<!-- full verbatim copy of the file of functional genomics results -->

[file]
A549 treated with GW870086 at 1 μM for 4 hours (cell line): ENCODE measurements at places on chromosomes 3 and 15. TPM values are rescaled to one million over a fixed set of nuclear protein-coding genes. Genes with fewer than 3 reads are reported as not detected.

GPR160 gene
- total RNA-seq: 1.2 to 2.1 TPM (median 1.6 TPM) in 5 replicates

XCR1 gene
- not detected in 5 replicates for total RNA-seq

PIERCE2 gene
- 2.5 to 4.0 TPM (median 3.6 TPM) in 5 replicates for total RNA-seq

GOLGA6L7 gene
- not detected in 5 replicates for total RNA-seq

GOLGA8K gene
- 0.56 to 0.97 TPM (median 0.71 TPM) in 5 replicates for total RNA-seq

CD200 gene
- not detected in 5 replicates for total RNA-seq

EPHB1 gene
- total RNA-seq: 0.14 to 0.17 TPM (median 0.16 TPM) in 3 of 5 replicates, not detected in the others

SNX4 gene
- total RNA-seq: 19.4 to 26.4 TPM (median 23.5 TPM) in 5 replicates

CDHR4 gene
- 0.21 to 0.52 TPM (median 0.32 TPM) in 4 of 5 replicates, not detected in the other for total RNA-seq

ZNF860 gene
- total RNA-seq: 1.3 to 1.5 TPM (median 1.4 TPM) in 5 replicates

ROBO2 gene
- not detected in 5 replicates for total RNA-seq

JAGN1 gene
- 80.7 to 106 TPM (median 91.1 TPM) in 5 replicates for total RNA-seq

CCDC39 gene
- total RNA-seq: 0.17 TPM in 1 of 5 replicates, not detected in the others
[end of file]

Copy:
A549 treated with GW870086 at 1 μM for 4 hours (cell line): ENCODE measurements at places on chromosomes 3 and 15. TPM values are rescaled to one million over a fixed set of nuclear protein-coding genes. Genes with fewer than 3 reads are reported as not detected.

GPR160 gene
- total RNA-seq: 1.2 to 2.1 TPM (median 1.6 TPM) in 5 replicates

XCR1 gene
- not detected in 5 replicates for total RNA-seq

PIERCE2 gene
- 2.5 to 4.0 TPM (median 3.6 TPM) in 5 replicates for total RNA-seq

GOLGA6L7 gene
- not detected in 5 replicates for total RNA-seq

GOLGA8K gene
- 0.56 to 0.97 TPM (median 0.71 TPM) in 5 replicates for total RNA-seq

CD200 gene
- not detected in 5 replicates for total RNA-seq

EPHB1 gene
- total RNA-seq: 0.14 to 0.17 TPM (median 0.16 TPM) in 3 of 5 replicates, not detected in the others

SNX4 gene
- total RNA-seq: 19.4 to 26.4 TPM (median 23.5 TPM) in 5 replicates

CDHR4 gene
- 0.21 to 0.52 TPM (median 0.32 TPM) in 4 of 5 replicates, not detected in the other for total RNA-seq

ZNF860 gene
- total RNA-seq: 1.3 to 1.5 TPM (median 1.4 TPM) in 5 replicates

ROBO2 gene
- not detected in 5 replicates for total RNA-seq

JAGN1 gene
- 80.7 to 106 TPM (median 91.1 TPM) in 5 replicates for total RNA-seq

CCDC39 gene
- total RNA-seq: 0.17 TPM in 1 of 5 replicates, not detected in the others